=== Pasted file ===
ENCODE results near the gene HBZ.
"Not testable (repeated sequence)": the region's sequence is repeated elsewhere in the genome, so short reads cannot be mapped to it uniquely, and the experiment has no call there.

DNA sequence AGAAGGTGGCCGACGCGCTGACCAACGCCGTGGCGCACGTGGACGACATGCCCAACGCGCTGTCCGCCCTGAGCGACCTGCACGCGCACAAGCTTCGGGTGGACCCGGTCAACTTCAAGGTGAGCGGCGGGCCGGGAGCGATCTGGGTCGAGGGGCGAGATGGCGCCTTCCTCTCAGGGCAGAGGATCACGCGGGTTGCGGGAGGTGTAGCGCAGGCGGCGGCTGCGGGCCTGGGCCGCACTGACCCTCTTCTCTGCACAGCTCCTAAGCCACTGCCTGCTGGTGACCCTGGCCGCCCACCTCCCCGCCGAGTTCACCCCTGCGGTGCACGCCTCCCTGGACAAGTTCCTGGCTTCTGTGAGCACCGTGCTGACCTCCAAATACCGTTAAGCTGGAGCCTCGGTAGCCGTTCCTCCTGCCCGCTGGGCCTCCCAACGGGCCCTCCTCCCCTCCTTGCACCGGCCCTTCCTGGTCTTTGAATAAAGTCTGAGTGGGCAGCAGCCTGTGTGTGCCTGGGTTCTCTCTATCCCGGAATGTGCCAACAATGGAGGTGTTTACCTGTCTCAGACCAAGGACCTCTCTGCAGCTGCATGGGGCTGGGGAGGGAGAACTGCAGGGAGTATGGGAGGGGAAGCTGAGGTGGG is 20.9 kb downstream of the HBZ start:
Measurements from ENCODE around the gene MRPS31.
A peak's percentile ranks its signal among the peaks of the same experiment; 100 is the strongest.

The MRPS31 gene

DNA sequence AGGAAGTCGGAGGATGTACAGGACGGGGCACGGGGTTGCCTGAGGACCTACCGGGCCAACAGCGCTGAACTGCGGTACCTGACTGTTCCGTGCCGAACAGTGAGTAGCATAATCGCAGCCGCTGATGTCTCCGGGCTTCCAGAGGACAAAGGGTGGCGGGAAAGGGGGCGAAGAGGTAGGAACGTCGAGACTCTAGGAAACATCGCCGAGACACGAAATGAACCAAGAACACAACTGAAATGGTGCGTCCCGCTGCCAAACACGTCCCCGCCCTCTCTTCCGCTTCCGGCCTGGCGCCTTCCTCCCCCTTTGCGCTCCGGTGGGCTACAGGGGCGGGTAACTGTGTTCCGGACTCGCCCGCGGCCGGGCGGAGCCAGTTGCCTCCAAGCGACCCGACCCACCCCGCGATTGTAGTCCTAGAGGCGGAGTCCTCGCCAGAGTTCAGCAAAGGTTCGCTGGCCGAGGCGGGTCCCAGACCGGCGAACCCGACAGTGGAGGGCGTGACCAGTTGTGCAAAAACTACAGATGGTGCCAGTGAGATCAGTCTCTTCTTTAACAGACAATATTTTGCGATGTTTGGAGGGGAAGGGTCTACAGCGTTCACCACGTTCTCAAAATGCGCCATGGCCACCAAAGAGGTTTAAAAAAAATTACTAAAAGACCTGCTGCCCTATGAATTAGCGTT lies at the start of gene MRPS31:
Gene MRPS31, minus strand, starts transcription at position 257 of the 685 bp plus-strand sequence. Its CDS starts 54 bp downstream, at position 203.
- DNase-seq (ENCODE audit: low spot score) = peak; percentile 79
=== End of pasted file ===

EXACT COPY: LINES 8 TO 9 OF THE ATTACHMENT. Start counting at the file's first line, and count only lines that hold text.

Gene MRPS31, minus strand, starts transcription at position 257 of the 685 bp plus-strand sequence. Its CDS starts 54 bp downstream, at position 203.
- DNase-seq (ENCODE audit: low spot score) = peak; percentile 79